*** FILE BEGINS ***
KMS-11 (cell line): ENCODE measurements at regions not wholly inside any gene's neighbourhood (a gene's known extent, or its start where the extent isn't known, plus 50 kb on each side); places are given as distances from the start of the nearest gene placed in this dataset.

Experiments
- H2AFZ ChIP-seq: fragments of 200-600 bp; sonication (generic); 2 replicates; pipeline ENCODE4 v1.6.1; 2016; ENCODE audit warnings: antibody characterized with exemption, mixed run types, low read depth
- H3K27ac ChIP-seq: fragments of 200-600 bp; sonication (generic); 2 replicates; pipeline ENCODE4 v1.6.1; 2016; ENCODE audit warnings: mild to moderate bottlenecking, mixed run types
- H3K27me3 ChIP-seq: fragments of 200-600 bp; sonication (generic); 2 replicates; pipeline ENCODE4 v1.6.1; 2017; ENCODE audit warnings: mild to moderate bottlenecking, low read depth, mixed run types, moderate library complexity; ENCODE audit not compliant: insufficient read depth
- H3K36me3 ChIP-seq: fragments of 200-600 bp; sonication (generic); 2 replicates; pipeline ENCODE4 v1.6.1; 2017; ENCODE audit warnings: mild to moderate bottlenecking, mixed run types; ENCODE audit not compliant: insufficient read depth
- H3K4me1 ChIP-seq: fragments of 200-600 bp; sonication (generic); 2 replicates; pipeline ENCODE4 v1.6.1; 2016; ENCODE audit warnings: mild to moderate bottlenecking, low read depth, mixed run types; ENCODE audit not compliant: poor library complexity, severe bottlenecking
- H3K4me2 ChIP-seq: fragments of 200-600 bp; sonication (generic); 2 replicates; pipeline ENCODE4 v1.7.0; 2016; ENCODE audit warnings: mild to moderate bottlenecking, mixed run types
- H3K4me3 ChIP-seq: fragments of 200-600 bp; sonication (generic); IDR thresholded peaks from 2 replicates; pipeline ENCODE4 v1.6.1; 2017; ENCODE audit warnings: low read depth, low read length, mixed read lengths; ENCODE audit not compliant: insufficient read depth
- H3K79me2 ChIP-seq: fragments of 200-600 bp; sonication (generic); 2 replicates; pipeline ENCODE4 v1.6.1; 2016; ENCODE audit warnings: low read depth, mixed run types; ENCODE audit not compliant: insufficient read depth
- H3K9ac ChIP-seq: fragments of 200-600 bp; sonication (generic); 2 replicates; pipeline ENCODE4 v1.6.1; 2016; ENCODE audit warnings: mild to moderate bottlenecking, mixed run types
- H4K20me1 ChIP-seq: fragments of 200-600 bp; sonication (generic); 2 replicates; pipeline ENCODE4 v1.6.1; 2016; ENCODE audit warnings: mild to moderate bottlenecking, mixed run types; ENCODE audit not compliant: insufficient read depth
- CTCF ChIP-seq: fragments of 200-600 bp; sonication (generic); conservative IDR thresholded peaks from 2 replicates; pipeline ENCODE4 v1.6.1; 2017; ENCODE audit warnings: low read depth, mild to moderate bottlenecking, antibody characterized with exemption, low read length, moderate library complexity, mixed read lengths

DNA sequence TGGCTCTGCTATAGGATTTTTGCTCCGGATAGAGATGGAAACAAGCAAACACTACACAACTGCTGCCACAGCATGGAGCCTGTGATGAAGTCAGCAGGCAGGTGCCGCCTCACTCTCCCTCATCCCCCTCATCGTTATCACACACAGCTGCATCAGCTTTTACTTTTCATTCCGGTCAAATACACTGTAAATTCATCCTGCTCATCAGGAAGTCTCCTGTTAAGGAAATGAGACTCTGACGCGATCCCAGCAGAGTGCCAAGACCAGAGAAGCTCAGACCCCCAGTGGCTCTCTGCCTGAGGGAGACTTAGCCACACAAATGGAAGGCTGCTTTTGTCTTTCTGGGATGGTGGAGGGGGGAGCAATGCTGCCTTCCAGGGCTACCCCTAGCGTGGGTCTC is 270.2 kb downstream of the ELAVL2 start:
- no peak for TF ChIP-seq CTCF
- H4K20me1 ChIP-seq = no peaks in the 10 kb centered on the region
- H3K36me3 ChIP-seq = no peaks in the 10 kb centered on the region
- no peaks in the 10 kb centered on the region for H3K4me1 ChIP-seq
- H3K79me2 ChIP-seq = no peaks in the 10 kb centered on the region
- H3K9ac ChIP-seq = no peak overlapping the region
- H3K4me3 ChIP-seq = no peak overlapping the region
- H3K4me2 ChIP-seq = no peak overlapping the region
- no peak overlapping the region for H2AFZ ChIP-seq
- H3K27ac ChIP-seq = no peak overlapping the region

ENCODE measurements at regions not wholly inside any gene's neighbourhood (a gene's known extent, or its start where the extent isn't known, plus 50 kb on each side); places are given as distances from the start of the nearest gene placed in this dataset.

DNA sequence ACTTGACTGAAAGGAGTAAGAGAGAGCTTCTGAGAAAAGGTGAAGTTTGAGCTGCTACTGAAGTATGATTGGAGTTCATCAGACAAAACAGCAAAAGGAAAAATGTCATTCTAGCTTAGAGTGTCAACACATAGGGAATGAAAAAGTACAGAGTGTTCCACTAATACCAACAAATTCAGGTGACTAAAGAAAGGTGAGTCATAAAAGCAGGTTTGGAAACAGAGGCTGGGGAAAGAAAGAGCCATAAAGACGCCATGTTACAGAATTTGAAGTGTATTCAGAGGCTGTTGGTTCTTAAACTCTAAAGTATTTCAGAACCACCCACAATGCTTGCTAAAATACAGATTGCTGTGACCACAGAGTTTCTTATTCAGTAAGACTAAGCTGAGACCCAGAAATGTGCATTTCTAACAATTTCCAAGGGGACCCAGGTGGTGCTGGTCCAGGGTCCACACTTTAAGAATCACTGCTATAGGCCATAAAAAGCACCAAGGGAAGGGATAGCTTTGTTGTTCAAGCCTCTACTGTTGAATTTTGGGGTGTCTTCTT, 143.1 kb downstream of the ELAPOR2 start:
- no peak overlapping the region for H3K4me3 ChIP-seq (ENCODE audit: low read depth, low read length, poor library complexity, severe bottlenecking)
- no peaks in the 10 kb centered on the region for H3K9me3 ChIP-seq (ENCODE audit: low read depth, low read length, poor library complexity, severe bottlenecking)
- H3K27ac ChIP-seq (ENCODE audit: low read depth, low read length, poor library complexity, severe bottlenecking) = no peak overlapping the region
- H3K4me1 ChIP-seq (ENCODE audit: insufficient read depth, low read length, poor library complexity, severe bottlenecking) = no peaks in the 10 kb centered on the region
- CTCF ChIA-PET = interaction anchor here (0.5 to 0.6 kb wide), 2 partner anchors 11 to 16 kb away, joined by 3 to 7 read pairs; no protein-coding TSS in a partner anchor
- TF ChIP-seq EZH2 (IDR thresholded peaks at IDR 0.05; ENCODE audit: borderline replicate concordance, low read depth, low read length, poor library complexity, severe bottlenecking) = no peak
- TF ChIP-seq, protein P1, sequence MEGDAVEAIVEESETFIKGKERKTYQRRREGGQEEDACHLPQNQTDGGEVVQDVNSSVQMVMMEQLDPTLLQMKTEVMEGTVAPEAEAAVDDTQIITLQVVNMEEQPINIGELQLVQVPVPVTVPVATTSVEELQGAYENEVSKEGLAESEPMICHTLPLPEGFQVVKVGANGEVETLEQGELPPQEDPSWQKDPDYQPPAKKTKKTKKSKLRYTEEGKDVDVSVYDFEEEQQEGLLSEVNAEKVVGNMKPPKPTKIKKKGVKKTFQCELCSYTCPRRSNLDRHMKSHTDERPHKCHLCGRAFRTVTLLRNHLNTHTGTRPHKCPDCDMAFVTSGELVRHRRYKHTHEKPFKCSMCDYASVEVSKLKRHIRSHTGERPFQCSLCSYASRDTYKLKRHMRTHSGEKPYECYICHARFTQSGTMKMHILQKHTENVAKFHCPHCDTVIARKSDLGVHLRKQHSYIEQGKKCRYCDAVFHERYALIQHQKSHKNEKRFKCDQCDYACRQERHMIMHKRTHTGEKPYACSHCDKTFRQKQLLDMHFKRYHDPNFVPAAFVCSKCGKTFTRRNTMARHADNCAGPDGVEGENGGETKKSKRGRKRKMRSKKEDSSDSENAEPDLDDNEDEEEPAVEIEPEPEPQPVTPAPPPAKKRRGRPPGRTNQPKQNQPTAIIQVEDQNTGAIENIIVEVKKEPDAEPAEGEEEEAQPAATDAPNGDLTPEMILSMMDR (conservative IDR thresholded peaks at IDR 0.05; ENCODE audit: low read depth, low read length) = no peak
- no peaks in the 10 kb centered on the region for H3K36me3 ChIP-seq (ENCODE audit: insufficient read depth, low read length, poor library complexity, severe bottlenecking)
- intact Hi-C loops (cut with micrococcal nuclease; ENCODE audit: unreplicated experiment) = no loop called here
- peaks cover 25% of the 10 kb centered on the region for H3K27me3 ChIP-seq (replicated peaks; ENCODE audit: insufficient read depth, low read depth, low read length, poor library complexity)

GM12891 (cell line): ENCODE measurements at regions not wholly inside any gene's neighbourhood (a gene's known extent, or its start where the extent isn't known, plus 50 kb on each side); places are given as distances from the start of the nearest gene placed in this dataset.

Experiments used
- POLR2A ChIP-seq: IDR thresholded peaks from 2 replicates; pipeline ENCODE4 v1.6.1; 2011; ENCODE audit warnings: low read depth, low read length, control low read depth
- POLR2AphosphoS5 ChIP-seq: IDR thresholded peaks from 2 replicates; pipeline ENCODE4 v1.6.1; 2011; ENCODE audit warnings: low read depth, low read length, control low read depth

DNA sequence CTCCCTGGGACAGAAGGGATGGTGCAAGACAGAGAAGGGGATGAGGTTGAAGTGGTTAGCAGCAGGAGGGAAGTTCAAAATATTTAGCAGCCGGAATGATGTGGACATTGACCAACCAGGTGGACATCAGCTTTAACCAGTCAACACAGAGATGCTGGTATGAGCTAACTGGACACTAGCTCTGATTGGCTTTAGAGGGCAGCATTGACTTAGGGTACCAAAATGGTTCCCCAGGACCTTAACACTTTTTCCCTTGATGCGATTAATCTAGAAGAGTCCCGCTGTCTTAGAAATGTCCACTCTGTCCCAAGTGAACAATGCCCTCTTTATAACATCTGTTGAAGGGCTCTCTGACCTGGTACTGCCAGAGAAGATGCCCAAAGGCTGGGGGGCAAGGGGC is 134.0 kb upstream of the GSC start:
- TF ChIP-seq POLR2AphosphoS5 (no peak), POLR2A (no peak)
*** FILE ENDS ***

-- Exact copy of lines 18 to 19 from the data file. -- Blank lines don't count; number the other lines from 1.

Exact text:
- no peaks in the 10 kb centered on the region for H3K4me1 ChIP-seq
- H3K79me2 ChIP-seq = no peaks in the 10 kb centered on the region